This would be a waste of time even if we believed this government was competent enough to pull this off. We don't.
Hang on, what? Really? Who says? Melanie Joly? Oh, for God’s … OK, OK. Fine. Sigh. Here goes:
Seigneur. Où pouvons-nous même commencer avec cela? Le français est et doit rester une langue officielle au Canada. Mais les efforts du gouvernement pour le préserver et le promouvoir au-delà de là où il est déjà d'usage naturel commun ont autant de sens que d'honorer notre patrimoine historique par le gouvernement qui tente activement de ramener la fréquentation de l'église à 1867. La langue française doit avoir une place au Canada, mais cette place doit être définie par les faits culturels et sociaux sur le terrain. Et franchement, si Ottawa cherche du travail à faire, nous suggérons qu’il y a beaucoup plus besoin de protection des droits des non-francophones au Québec que des francophones de l’extérieur.
Ce serait une perte de temps même si nous pensions que ce gouvernement était suffisamment compétent pour y parvenir. Nous ne le faisons pas. Pire encore, cela créera inévitablement des controverses au lieu de promouvoir l'unité. Marquez nos mots, amis.
There. Are you happy, now? Huh? Ugh, we’re going to go take a shower.
A shorter work week ensures that you have less Line to catch up on. On Wednesday, Ken Boessenkool said what no conservative has said before: Jagmeet Singh is destined to become the most powerful politician in Canada. After botching the vaccine roll out, the Liberals — once keen for a spring election — will be very eager to avoid accountability at the polls. What that means for Singh? Leverage.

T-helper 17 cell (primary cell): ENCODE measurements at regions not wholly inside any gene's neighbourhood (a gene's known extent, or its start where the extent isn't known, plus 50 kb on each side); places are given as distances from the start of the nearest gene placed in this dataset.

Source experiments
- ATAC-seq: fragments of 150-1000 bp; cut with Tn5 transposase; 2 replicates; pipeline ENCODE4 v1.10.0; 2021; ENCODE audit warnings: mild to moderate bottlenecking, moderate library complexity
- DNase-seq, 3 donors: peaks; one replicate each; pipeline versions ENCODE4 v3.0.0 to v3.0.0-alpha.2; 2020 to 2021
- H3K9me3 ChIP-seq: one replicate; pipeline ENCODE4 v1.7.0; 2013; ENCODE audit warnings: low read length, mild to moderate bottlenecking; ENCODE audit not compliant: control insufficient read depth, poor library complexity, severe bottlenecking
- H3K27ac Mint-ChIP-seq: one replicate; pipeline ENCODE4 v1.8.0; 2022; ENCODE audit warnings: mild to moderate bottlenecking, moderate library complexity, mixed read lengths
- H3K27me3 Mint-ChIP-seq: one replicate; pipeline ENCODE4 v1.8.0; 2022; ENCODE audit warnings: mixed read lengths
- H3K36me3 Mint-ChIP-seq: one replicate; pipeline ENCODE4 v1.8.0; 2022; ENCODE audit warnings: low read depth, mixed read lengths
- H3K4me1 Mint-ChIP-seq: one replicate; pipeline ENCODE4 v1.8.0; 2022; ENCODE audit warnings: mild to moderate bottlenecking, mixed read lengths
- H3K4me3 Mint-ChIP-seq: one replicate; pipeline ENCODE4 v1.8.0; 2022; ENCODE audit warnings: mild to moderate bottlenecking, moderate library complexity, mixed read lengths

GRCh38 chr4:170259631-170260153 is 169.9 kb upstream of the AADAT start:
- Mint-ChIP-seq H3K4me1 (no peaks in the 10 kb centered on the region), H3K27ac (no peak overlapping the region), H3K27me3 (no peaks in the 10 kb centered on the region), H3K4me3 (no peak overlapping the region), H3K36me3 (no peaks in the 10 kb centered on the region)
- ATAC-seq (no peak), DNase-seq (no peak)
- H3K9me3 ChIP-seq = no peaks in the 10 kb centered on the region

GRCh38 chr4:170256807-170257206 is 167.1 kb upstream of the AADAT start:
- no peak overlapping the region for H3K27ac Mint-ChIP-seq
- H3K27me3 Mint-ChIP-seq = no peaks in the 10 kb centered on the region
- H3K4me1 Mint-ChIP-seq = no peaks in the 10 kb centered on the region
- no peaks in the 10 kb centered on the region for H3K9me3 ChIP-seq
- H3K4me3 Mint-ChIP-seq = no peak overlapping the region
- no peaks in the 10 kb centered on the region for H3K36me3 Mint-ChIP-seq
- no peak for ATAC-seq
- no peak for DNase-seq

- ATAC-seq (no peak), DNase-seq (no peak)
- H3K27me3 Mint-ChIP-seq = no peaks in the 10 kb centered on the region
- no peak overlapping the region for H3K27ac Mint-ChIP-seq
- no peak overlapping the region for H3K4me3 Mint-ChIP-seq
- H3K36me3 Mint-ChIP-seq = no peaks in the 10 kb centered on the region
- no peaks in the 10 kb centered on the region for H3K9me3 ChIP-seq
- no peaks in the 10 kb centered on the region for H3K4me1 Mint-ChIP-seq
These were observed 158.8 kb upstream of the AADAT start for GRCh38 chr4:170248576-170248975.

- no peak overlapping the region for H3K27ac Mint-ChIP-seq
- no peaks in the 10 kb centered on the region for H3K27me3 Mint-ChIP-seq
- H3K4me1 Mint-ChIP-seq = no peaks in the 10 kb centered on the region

Further to previous conversations we've had here at The Line, professional chemical engineer Ed Brost offered a few points on the coming Electric Vehicle revolution. Those clinging to the prospects of oil's return will be disappointed, he argues. Even a marginal decrease in oil demand over time will compound into terrible financial news for Alberta if she doesn't get her economic act together. Brost notes: "The stone age did not end because we ran out of stones. The oil age is ending … and there will be oil left in the ground when it does."
Lastly, Jen Gerson goes a little deeper on Canadian hypocrisy on Chinese genocide. "Why were there no consequences for admitting that Canada was genocidal?" she asks. "Because, at heart, the term wasn't accurate and everybody knew it — although saying so was highly impolite. Admitting to genocide was the act of atonement. It was a ritual of self abasement in the pursuit of absolution for the original sin of taking the land upon which we live." Gerson expected to get a lot more hell about this piece than she actually received, but it's sound.
Finally, a quick note of appreciation to all of our Line readers and, especially, our regular commenters. We made a strategic decision to limit commenting privileges to those who have forked over for a paid subscription to The Line and we're glad we did. Almost without exception, all of the discussions that take place under our pieces are thoughtful, engaging and worth reading. In many years of journalism, we can honestly say that this is the first time we've ever worked at an outlet at which the comments were not a trash fire. So here's a note to all of our people: Thank you! You're genuinely the best.